[0048] In the infrared-ray transmitting multilayer film 24 of the aforementioned embodiment, the visible-ray transmitting portions 26 are evenly distributed according to a dot pattern. However, annular infrared-ray transmitting portions (visible-ray transmitting portions) may be disposed continuously at an equal axial pitch, namely, according to a lateral stripe pattern, or axially extending rectilinear infrared-ray transmitting portions (visible-ray transmitting portions) may be disposed continuously at an equal circumferential pitch, namely, according to a longitudinal stripe pattern.

[0049]FIG. 6 is a perspective view of an infrared-ray radiating lamp according to a second embodiment of the invention.

[0050] In the infrared-ray radiating lamp 11B according to the second embodiment of the invention, an infrared-ray transmitting globe 30A is disposed around an incandescent bulb 20 fitted into the bulb fitting hole in the lamp body 12 (the reflector 16).

[0051] The infrared-ray transmitting globe 30A has a construction wherein an infrared-ray transmitting multilayer film 24 as in the first embodiment (the infrared-ray transmitting multilayer film having the visible-ray transmitting portions 26 designed as circular holes evenly distributed according to a dot pattern) is disposed over the entire outer peripheral face of a cylindrical globe body 30 made of transparent glass.

[0052] Thus, of the rays emitted by the incandescent bulb 20, infrared rays are transmitted by the infrared-ray transmitting multilayer film 24 (the infrared-ray transmitting portions 25), reflected by the reflector 16 and distributed forwards, and visible rays are transmitted by the visible-ray transmitting portions 26, reflected by the reflector 16 and distributed forwards. Both infrared rays and visible rays are emanated simultaneously from the infrared-ray radiating lamp 10B (the front lens 14). Thus, the rays distributed by the lamp 10B include both infrared rays and visible rays, and therefore the red color is not particularly noticeable.

[0053] In the infrared-ray transmitting multilayer film 24 of the second embodiment, the visible-ray transmitting portions 26 are evenly distributed according to a dot pattern. However, annular infrared-ray transmitting portions (visible-ray transmitting portions) may be disposed continuously at an equal axial pitch, namely, according to a lateral stripe pattern, or axially extending rectilinear infrared-ray transmitting portions (visible-ray transmitting portions) may be disposed continuously at an equal circumferential pitch, namely, according to a longitudinal stripe pattern.

[0054]FIG. 7 is a perspective view of an infrared-ray radiating lamp according to a third embodiment of the invention.

[0055] In an infrared-ray radiating lamp 10C according to the third embodiment of the invention, the infrared/visible-ray radiating bulb 20B is different in construction from the bulb 20A of the first embodiment. That is, an infrared-ray transmitting multilayer film 24 composed only of infrared-ray transmitting portions 25 is disposed over the entire outer peripheral face of the glass bulb 21 except its tip region in which the filament 22 is located.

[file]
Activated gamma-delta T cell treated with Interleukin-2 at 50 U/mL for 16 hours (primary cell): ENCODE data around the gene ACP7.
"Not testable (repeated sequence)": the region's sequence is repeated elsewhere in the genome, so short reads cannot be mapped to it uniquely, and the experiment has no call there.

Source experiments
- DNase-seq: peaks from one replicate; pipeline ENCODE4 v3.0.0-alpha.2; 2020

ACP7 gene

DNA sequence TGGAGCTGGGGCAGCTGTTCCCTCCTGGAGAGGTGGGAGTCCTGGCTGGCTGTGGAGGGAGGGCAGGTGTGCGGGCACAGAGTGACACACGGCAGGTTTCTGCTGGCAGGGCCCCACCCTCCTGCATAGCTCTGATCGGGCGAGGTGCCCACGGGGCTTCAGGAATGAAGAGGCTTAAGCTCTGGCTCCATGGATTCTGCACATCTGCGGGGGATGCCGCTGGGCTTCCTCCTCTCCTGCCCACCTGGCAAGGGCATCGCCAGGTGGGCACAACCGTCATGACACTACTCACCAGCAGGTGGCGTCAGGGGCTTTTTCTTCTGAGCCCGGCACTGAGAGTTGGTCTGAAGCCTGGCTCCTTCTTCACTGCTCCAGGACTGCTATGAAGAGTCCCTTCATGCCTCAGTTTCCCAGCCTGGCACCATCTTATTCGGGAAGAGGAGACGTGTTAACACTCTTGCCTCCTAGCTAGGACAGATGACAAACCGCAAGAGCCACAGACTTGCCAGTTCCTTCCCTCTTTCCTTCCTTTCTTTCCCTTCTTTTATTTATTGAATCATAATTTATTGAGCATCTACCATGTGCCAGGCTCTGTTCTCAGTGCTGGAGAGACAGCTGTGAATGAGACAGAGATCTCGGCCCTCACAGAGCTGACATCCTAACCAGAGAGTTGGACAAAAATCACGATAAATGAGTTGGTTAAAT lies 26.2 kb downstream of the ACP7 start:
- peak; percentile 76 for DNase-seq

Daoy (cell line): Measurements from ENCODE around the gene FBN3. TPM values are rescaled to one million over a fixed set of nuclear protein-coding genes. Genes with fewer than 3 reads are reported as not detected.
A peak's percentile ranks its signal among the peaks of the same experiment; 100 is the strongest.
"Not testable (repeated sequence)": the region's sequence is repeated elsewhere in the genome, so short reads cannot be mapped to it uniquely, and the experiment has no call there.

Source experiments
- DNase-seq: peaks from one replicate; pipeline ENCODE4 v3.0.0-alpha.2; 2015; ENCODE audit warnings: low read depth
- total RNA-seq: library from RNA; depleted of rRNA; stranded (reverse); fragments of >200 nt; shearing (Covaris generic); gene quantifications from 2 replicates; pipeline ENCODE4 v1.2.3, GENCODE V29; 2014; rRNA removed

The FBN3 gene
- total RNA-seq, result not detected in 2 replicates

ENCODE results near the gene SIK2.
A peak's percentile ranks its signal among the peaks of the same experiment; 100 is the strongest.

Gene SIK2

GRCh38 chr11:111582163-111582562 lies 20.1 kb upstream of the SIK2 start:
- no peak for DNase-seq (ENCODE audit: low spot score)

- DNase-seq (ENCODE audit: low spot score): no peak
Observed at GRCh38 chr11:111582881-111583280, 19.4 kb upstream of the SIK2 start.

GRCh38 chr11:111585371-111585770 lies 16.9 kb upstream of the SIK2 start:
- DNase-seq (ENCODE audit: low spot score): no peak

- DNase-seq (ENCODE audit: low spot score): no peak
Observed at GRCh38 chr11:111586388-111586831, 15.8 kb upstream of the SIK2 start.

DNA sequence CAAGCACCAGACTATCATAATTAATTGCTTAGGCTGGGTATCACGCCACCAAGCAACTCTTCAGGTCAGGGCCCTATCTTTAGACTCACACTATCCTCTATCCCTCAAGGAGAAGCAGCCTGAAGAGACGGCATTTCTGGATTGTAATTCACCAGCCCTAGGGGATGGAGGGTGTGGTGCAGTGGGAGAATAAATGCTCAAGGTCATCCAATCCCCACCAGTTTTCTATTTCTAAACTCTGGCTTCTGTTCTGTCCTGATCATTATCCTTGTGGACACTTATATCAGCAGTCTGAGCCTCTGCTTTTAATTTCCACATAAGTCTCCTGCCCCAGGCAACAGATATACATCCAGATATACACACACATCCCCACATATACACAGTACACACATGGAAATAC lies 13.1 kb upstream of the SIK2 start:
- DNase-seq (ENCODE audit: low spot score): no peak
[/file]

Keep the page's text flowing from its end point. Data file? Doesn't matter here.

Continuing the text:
[0056] Of the rays emitted by the filament 22, infrared rays are transmitted by the infrared-ray transmitting portions 25 (the infrared-ray transmitting multilayer film 24), and is visible rays are transmitted by the visible-ray transmitting portions 26, namely, an infrared-ray transmitting multilayer film-free region 32 at the tip of the glass bulb 21. Both infrared rays and visible rays are emanated from the infrared-ray radiating lamp 10C (the front lens 14). Thus, the rays distributed by the lamp 10C include both infrared rays and visible rays, and therefore the red color is not particularly noticeable.

[0057] At the tip of the glass bulb 21 of the infrared/visible-ray radiating bulb 20B in the infrared-ray radiating lamp 10C of the third embodiment, the visible-ray transmitting portions 26 are disposed as the infrared-ray transmitting multilayer film-free region 32. However, a blue-ray transmitting multilayer film may be disposed in the infrared-ray transmitting multilayer film-free region 32 at the tip of the glass bulb so that blue rays are radiated from the tip of the glass bulb.

[0058] In such a construction, the filament 22 in the glass bulb 21 and the infrared-ray transmitting multilayer film 24 (the infrared-ray transmitting portions 25) constitute infrared-ray radiation means, and the filament 22 and the blue-ray transmitting multilayer film constitute visible-ray radiation means. Because blue is close to the complementary color of red, the blue rays directly radiated forwards by the tip of the glass bulb (the blue-ray transmitting multilayer film) effectively counteract the redness of the infrared rays reflected by the reflector 16. As a result, the rays distributed by the lamp 10C have a color rather close to the color of white light.